The Biden administration is expected to take steps in the coming days to toughen testing requirements for international travelers to the U.S., amid the spread of the new omicron variant of the coronavirus.
Attorney Lee Gelernt of the American Civil Liberties Union would not discuss details of the talks nor confirm a previously reported settlement proposal of several hundred thousand dollars to each affected person.
The U.S. border is open to non-essential travelers for the first time in nearly two years. This is expected to bring millions of Mexican consumers to southern Arizona, which would aid in Tucson’s economic recovery following the pandemic. This boost for businesses could lead to fewer items on the shelf for holiday shoppers.
More than a year and a half after COVID-19 concerns prompted the U.S. to close its borders to international travelers from countries including Brazil, China, India, South Africa, the United Kingdom and much of Europe, restrictions are shifting to focus on vaccine status.
Homeland Security Secretary Alejandro Mayorkas said Friday that the “Remain in Mexico” policy likely contributed to a drop in illegal border crossings in 2019 but with “substantial and unjustifiable human costs” to asylum-seekers exposed to violence while waiting in Mexico.
On the list of places that will now be off-limits to enforcement actions are schools; day care and medical facilities; places of worship; playgrounds and recreation centers and demonstrations and rallies.
Beginning on Nov. 8, foreign, non-immigrant adults traveling to the United States will need to be fully vaccinated against COVID-19, with limited exceptions, and all travelers will need to be tested for the virus before boarding an aircraft to the U.S., with tightened restrictions for those who are not fully vaccinated.
The annual total breaks a previous high set in 2000 and is the highest since the Border Patrol was created in 1924. The numbers aren’t directly comparable because pandemic rules in effect since March 2020 encourage repeat attempts.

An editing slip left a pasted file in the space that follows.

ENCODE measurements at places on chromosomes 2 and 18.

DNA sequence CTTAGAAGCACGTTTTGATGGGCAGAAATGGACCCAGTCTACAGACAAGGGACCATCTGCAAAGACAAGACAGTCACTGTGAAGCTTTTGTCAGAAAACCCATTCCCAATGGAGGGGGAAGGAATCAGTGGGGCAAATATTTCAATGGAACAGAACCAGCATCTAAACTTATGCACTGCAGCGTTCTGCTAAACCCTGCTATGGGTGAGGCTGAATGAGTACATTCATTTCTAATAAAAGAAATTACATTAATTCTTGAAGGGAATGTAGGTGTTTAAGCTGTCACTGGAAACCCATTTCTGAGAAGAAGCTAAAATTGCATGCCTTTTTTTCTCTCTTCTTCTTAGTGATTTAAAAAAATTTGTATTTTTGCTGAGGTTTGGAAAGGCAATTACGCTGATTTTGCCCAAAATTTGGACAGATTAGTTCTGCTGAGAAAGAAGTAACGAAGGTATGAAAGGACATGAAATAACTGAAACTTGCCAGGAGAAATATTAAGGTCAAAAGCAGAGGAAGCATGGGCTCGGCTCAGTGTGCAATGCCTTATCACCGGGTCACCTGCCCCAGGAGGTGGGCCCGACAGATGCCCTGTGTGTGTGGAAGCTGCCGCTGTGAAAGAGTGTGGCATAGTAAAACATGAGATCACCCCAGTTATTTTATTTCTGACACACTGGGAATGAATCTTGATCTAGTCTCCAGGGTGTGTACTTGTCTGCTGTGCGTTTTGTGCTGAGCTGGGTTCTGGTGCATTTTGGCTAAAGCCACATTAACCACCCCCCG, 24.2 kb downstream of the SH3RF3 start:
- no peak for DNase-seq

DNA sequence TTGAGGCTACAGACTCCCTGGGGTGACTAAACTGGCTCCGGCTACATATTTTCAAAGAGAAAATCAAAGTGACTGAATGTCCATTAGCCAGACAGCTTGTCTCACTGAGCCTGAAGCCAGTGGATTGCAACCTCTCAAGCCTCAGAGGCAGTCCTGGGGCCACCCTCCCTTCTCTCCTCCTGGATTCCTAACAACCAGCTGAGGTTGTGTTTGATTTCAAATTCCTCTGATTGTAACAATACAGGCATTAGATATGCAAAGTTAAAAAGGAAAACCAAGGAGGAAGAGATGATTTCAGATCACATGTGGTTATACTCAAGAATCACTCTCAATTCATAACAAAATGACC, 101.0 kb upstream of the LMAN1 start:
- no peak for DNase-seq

The new rules, announced Wednesday, will allow fully vaccinated foreign nationals to enter the U.S. regardless of the reason for travel starting in early November, when a similar easing of restrictions is set to kick in for air travel into the country.
Agents say the 33-year-old U.S. citizen was driving a white Ford F150 when a canine flagged the vehicle. The dog, along with special technology helped agents find a hidden compartment in the bed of the pickup that contained multiple packages of blue pills.
The proposed rule attempts to satisfy concerns of a federal judge in Houston who ruled in July that the Deferred Action for Childhood Arrivals program was illegal. It takes on heightened importance as prospects for legislation have dimmed.
Jacqueline Hernandez was 6 years old when she was kidnapped and taken away from her family, according to the Clermont Police Department. Hernandez, now 19, reached out to her mother, Angelica Vences-Salgado, on social media.
A federal task force is launching a new program Monday that officials say will expand efforts to find parents, many of whom are in remote Central American communities, and help them return to the United States, where they will get at least three years of legal residency and other assistance.
Five months after the Biden administration declared an emergency and raced to set up shelters to house a record number of children crossing the U.S.-Mexico border alone, kids continue to languish at the sites, while more keep coming, child welfare advocates say.
President Joe Biden had suspended former President Donald Trump’s “Remain in Mexico” policy on his first day in office and the Department of Homeland Security said it was permanently terminating the program in June, according to the court record. U.S. District Judge Matthew J. Kacsmaryk last week ordered that the program be reinstated Saturday.
In a court ruling with potentially broad implications for U.S. immigration cases, a federal judge in Nevada found that a criminal law that dates to 1929 and makes it a felony for a person who has been deported to return to the United States is unconstitutional.